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Fun with home/road splits: Dunedin Blue Jays

Kim Klement-USA TODAY Sports

Something notable happened in Dunedin last night. The D-Jays blew a 8-4 lead after seven innings, falling 9-8 to the Palm Beach Cardinals, which though a painful way to lose is hardly unprecedented. But it was just the fourth home loss for Dunedin in 25 second half games.

The Florida State League splits its season into 70 game halves, with the first half and second half champions in each division qualifying for the playoffs (if the same team wins both halves, it's the team with the next best full season record). The D-Jays were leading the first half standings until a nine game slide starting May 30th sent them spiraling, and they ended the first half a mediocre 34-35.

The second half didn't start much better, with a 2-5 road trip. But then they returned home and swept Daytona, and this set the tone for the second half. At home, the D-Jays have been almost unbeatable, with a 21-4 record (0.840). On the road, they've struggled to avoid being swept, posting a record of 8-19 (.296). The difference in winning percentage is an incredible 0.544!

Of course, we know that home teams have an advantage in baseball, with MLB home teams generally winning about 53-54% of the time. So we should naturally expect a small differential. However, that effect should be more muted given (1) sparse attendance across the FSL, with Dunedin by far the lowest ; (2) lack of geographic differences influencing play; and (3) lack of ability to tailor a team to the home park, given that players are constantly moving through.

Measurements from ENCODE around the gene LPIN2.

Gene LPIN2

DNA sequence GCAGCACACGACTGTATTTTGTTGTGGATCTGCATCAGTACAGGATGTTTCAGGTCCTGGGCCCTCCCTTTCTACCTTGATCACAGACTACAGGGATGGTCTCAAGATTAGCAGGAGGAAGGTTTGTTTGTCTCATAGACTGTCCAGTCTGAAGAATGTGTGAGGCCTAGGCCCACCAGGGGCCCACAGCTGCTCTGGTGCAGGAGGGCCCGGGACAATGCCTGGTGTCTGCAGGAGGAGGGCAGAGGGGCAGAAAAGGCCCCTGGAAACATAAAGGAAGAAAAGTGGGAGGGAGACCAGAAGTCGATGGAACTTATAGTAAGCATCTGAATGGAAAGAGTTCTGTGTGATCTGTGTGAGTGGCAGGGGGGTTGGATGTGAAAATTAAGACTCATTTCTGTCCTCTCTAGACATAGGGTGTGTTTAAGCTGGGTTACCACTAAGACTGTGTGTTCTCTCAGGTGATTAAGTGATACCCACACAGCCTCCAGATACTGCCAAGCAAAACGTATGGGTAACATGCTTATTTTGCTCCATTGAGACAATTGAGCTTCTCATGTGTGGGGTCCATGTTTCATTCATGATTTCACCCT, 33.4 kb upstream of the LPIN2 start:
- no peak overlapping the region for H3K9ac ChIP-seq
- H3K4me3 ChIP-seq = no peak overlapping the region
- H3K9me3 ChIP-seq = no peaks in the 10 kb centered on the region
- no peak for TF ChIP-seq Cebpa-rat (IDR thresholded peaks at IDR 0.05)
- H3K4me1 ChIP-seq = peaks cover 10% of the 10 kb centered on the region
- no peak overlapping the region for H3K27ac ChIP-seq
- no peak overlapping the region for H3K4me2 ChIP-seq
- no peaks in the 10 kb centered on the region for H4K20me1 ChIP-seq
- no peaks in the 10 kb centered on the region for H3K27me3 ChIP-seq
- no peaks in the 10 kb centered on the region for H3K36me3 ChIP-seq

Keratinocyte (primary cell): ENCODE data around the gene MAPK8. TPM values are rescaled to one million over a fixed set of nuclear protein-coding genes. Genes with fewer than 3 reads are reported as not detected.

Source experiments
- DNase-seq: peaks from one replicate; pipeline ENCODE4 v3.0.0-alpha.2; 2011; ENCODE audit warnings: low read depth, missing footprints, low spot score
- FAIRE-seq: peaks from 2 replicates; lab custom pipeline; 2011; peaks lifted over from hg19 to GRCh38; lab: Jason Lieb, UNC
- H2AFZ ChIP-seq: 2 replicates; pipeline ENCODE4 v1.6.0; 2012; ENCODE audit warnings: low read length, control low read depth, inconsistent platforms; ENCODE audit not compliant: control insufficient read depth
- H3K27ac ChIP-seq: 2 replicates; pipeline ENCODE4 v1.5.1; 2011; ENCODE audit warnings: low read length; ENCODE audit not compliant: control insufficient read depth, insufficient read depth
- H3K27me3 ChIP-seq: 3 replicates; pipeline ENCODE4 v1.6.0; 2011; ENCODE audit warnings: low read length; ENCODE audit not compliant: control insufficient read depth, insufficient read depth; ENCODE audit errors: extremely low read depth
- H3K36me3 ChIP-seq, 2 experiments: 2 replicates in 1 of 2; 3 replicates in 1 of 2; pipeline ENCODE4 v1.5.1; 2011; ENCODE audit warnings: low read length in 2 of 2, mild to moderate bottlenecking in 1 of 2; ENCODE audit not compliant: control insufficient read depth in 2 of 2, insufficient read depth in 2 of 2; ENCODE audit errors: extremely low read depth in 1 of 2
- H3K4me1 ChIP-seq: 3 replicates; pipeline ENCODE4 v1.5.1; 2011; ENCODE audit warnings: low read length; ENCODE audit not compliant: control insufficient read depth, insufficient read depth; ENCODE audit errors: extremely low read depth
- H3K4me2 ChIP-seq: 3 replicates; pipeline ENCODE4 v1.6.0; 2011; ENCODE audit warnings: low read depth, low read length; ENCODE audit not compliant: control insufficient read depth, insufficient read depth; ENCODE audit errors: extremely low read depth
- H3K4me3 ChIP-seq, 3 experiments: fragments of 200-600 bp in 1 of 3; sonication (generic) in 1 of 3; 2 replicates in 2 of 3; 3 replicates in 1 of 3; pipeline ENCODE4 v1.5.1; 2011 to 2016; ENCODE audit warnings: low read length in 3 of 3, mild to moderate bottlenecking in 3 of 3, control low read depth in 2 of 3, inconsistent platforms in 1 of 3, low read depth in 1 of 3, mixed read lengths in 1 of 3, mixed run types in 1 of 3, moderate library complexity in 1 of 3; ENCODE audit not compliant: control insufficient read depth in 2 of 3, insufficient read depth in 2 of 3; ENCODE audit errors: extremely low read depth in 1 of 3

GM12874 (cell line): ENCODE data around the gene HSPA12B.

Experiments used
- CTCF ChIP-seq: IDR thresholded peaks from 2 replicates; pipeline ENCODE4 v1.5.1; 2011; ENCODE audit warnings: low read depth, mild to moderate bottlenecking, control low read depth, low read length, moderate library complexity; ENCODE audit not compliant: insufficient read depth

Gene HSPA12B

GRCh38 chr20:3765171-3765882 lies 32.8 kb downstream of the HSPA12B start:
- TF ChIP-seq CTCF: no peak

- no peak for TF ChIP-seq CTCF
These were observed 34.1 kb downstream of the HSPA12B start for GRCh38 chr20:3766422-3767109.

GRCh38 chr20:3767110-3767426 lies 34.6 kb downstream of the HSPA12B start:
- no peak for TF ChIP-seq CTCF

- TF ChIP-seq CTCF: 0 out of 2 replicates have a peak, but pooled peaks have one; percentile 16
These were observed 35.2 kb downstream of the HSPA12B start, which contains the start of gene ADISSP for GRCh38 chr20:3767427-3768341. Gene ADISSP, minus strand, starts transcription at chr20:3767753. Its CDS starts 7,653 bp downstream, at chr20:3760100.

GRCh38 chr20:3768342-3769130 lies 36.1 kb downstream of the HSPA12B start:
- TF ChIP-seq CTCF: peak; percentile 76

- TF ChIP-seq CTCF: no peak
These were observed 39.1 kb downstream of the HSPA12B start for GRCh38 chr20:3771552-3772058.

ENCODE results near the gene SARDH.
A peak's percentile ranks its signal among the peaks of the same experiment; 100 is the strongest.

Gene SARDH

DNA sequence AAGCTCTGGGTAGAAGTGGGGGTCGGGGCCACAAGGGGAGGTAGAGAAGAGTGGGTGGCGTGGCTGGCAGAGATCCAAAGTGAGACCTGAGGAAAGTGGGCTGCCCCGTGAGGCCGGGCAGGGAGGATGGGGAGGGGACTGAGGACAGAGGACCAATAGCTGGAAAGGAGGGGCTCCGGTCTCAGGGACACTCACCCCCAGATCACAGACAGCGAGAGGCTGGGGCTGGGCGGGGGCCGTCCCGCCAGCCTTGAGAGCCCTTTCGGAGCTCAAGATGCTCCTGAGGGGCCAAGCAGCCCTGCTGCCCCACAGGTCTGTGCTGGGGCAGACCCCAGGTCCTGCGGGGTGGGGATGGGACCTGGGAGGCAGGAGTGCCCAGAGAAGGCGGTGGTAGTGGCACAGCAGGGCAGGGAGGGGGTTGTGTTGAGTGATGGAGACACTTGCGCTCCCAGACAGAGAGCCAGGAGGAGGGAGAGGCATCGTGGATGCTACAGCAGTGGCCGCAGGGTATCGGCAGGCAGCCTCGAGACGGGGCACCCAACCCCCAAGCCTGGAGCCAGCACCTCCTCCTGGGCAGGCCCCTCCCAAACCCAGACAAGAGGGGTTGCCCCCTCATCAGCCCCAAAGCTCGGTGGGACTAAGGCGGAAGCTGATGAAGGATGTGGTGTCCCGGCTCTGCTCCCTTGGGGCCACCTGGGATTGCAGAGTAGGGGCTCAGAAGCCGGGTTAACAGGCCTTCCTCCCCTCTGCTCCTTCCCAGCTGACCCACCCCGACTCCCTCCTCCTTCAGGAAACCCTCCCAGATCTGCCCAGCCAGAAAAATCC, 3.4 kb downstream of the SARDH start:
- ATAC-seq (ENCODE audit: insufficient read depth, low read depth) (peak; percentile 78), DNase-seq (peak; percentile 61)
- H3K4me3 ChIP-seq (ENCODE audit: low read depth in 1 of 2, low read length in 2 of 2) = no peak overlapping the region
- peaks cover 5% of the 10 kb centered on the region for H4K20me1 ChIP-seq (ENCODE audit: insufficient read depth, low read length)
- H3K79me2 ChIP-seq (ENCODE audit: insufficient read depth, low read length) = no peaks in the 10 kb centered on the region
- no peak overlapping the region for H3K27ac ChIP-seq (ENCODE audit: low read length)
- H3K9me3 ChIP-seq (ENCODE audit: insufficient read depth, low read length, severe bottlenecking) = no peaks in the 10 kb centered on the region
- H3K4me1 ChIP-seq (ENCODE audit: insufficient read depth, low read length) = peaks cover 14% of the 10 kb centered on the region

It's also a pretty small sample size at less than 30 games of each, so I was curious as to the statistical significance. It turns out that the difference is statistically significant at just shy of four standard deviations (z=3.94 to be precise). That would put the chance of this occurring randomly at something like 1-in-25,000 assuming there was an equal chance of winning at home on the road. Even adjusting for something like a conventional home/road split, it's still still highly significant at over 3 standard deviations, making it around a 1-in-20,000 event.

What makes in even more fun is comparing to the first half. At home, Dunedin was 17-18. On the road, 17-17. In other words, about as neutral as it gets. MiLB doesn't seem to have the 2015-16 standings readily available, but looking at the five years before that (2010-14), Dunedin had a .573 winning percentage at home, and .510 on the road. Which is right in line with normal.

Is there anything to this? Probably not, it's just one those huge outliers. I do like it for one reason. Dunedin only has their own broadcasts for home games, and when the D-Jays win they play the full "OK Blue Jays" at the end, which I find enjoyable. It's been played an awful lot the last 50 days.